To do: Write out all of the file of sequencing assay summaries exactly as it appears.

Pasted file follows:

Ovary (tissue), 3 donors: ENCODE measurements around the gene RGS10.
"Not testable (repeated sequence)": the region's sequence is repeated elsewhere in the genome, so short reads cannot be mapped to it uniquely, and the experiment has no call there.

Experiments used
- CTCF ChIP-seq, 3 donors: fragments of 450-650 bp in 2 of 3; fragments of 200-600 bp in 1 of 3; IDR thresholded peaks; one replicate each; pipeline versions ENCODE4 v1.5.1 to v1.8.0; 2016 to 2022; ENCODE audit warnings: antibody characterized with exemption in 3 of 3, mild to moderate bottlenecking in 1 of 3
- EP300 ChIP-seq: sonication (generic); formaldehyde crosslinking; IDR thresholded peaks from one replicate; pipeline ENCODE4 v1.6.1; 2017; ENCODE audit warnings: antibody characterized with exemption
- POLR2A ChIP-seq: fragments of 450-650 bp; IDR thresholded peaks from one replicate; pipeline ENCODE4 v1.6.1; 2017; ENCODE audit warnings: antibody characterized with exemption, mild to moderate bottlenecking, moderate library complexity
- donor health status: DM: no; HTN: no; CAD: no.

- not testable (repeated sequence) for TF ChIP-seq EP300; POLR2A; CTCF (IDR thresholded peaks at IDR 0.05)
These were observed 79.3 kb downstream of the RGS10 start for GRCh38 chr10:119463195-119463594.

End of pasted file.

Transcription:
Ovary (tissue), 3 donors: ENCODE measurements around the gene RGS10.
"Not testable (repeated sequence)": the region's sequence is repeated elsewhere in the genome, so short reads cannot be mapped to it uniquely, and the experiment has no call there.

Experiments used
- CTCF ChIP-seq, 3 donors: fragments of 450-650 bp in 2 of 3; fragments of 200-600 bp in 1 of 3; IDR thresholded peaks; one replicate each; pipeline versions ENCODE4 v1.5.1 to v1.8.0; 2016 to 2022; ENCODE audit warnings: antibody characterized with exemption in 3 of 3, mild to moderate bottlenecking in 1 of 3
- EP300 ChIP-seq: sonication (generic); formaldehyde crosslinking; IDR thresholded peaks from one replicate; pipeline ENCODE4 v1.6.1; 2017; ENCODE audit warnings: antibody characterized with exemption
- POLR2A ChIP-seq: fragments of 450-650 bp; IDR thresholded peaks from one replicate; pipeline ENCODE4 v1.6.1; 2017; ENCODE audit warnings: antibody characterized with exemption, mild to moderate bottlenecking, moderate library complexity
- donor health status: DM: no; HTN: no; CAD: no.

- not testable (repeated sequence) for TF ChIP-seq EP300; POLR2A; CTCF (IDR thresholded peaks at IDR 0.05)
These were observed 79.3 kb downstream of the RGS10 start for GRCh38 chr10:119463195-119463594.